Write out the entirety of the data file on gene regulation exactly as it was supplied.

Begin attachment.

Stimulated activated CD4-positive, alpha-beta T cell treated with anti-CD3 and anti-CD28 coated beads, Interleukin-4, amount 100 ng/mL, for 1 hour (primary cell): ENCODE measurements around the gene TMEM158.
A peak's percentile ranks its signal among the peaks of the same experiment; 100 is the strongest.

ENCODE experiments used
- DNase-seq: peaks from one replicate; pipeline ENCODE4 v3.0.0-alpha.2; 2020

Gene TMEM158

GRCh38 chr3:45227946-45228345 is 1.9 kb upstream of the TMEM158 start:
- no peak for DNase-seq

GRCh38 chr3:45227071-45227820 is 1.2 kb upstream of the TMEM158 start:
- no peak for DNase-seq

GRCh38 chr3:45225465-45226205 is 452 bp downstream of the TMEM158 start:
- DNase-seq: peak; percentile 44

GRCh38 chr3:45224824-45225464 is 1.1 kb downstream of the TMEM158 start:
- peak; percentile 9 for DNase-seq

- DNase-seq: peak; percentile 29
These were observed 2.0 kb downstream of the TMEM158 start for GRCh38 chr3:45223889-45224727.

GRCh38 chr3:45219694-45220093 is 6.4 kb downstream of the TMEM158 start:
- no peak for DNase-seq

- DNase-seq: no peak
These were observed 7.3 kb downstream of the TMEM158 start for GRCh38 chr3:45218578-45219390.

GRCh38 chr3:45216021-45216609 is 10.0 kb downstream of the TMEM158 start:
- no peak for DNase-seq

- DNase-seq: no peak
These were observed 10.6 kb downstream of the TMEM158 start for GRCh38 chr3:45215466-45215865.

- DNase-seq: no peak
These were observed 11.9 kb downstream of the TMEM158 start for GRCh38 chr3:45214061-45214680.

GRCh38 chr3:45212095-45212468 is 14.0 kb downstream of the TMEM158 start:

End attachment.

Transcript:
Stimulated activated CD4-positive, alpha-beta T cell treated with anti-CD3 and anti-CD28 coated beads, Interleukin-4, amount 100 ng/mL, for 1 hour (primary cell): ENCODE measurements around the gene TMEM158.
A peak's percentile ranks its signal among the peaks of the same experiment; 100 is the strongest.

ENCODE experiments used
- DNase-seq: peaks from one replicate; pipeline ENCODE4 v3.0.0-alpha.2; 2020

Gene TMEM158

GRCh38 chr3:45227946-45228345 is 1.9 kb upstream of the TMEM158 start:
- no peak for DNase-seq

GRCh38 chr3:45227071-45227820 is 1.2 kb upstream of the TMEM158 start:
- no peak for DNase-seq

GRCh38 chr3:45225465-45226205 is 452 bp downstream of the TMEM158 start:
- DNase-seq: peak; percentile 44

GRCh38 chr3:45224824-45225464 is 1.1 kb downstream of the TMEM158 start:
- peak; percentile 9 for DNase-seq

- DNase-seq: peak; percentile 29
These were observed 2.0 kb downstream of the TMEM158 start for GRCh38 chr3:45223889-45224727.

GRCh38 chr3:45219694-45220093 is 6.4 kb downstream of the TMEM158 start:
- no peak for DNase-seq

- DNase-seq: no peak
These were observed 7.3 kb downstream of the TMEM158 start for GRCh38 chr3:45218578-45219390.

GRCh38 chr3:45216021-45216609 is 10.0 kb downstream of the TMEM158 start:
- no peak for DNase-seq

- DNase-seq: no peak
These were observed 10.6 kb downstream of the TMEM158 start for GRCh38 chr3:45215466-45215865.

- DNase-seq: no peak
These were observed 11.9 kb downstream of the TMEM158 start for GRCh38 chr3:45214061-45214680.

GRCh38 chr3:45212095-45212468 is 14.0 kb downstream of the TMEM158 start: